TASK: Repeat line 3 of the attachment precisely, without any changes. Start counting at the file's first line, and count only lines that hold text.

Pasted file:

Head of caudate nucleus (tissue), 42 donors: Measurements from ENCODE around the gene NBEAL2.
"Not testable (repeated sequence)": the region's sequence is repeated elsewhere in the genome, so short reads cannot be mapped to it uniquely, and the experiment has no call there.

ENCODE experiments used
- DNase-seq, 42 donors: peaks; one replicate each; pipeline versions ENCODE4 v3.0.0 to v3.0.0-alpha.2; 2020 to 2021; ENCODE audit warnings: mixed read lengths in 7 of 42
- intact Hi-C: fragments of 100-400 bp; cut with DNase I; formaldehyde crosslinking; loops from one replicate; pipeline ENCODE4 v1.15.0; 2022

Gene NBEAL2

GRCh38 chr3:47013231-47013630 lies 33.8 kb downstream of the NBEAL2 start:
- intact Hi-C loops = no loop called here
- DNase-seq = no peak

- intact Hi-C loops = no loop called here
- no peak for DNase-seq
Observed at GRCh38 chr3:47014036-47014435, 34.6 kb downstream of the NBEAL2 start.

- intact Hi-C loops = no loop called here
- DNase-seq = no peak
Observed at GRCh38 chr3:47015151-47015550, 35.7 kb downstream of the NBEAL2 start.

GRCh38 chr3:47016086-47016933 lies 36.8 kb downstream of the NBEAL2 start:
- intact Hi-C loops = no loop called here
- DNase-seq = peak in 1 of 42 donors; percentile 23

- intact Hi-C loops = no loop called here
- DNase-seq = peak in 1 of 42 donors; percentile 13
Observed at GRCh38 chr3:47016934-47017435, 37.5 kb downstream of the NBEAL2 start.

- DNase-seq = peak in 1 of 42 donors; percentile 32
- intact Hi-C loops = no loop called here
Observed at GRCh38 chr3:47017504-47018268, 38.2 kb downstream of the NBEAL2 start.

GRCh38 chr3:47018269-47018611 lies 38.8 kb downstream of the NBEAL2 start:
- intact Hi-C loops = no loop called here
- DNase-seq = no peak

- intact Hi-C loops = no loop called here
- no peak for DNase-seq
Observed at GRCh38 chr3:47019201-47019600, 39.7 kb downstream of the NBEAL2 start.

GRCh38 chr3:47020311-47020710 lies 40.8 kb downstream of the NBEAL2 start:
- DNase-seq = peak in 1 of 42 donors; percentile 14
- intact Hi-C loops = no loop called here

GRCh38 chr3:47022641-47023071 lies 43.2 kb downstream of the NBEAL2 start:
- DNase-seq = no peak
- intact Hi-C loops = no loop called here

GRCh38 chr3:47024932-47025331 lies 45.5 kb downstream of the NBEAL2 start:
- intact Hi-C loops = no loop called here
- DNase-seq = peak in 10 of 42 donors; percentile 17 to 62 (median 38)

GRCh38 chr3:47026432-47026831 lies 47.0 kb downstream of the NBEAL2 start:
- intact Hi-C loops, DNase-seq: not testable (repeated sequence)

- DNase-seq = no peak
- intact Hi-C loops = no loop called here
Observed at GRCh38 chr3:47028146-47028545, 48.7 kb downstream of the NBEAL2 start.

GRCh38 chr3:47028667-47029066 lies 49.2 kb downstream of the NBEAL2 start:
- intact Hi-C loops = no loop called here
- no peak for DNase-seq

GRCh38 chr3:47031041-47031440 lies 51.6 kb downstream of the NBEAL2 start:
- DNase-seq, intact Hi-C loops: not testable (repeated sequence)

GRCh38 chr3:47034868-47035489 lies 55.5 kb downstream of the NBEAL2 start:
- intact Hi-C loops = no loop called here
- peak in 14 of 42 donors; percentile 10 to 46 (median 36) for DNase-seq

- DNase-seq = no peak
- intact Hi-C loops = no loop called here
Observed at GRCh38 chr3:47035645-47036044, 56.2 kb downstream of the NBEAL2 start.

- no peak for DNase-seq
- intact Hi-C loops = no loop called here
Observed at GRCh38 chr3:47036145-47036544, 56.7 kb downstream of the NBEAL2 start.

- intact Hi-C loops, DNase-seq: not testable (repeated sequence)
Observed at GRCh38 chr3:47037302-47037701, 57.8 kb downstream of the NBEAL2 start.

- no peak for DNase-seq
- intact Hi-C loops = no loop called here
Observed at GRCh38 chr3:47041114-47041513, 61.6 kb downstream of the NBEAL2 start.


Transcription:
ENCODE experiments used